Trey Parker and Matt Stone are the two greatest equal-opportunity offenders in the business. They have poked fun at every religion out there, including Mormons, Catholics, Muslims, Judaism, Buddhism and Scientology. However, the only time they have ever gone after a belief system (or lack thereof) with any sense of venom or anger was a two part episode “Go, God, Go!” which takes a detailed look at atheism. The episode plays across two time frames: the present and the future. In the present, Mrs. Garrison is wooed by renowned atheist Richard Dawkins, who believes that evolution proves that there is no God. He also believes that if this is proven true, and everyone just followed science, then it would be the end of war and prejudice. He proclaims his teachings to the class, and when Stan points out that “Evolution is the answer to the how, but not the answer to the why,” leaving room for the existence of God, Garrison and Dawkins send him to the corner with the dunce cap, as punishment for his foolish thoughts. Meanwhile, Cartman has frozen himself in order to make it to the future, when the new Wii is released. He finds himself in the year 2546, where everyone is atheist, and swears by declaring “Oh my science” and “Science damn it” (a sendup to Brave New World, I’m sure). Three groups of atheists have declared war on each other, effectively disproving the atheists argument. This joke is taken even further when it is revealed that the groups (including one of hyper-intelligent otters) are fighting solely over the name of the one true science. This is both a brilliant satire of the similarities of religion and a scorching takedown of human nature-the reason we fight and kill is not because of religious beliefs, it’s because that’s how human beings are. Getting rid of religion won’t change who we are-in fact, it may make us worse. It features each character at their funniest and (in Garrison and Cartman’s case) dumbest, it features brutal celebrity spoofs, and it features a dark, yet fairly intelligent message. This is a shining example of South Park avoiding the easy joke, and for that reason, it is, in my opinion, the best outing the show has ever had.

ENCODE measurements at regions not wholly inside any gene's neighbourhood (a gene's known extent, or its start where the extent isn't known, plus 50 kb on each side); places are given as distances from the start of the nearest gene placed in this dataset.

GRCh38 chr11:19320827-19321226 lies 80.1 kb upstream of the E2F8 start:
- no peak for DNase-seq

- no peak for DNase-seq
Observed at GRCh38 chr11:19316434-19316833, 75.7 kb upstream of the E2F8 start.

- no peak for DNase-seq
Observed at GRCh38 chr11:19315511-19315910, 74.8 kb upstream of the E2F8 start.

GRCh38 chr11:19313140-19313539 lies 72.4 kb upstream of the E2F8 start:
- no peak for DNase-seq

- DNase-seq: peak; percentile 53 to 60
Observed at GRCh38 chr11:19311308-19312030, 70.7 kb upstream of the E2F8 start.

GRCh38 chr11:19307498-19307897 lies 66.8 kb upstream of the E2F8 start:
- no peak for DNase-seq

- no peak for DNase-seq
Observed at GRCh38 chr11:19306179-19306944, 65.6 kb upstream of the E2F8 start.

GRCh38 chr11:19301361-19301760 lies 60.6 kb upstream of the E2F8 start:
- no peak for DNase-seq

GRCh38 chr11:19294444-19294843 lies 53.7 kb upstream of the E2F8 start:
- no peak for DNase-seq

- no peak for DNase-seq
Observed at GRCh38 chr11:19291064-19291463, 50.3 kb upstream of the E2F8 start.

That concludes this list of the greatest episodes of South Park. Got a favorite episode of your own? Let me know in the comments. In the meantime, I’ll leave you all with the James Cameron song, just because he is, in fact, the bravest pioneer.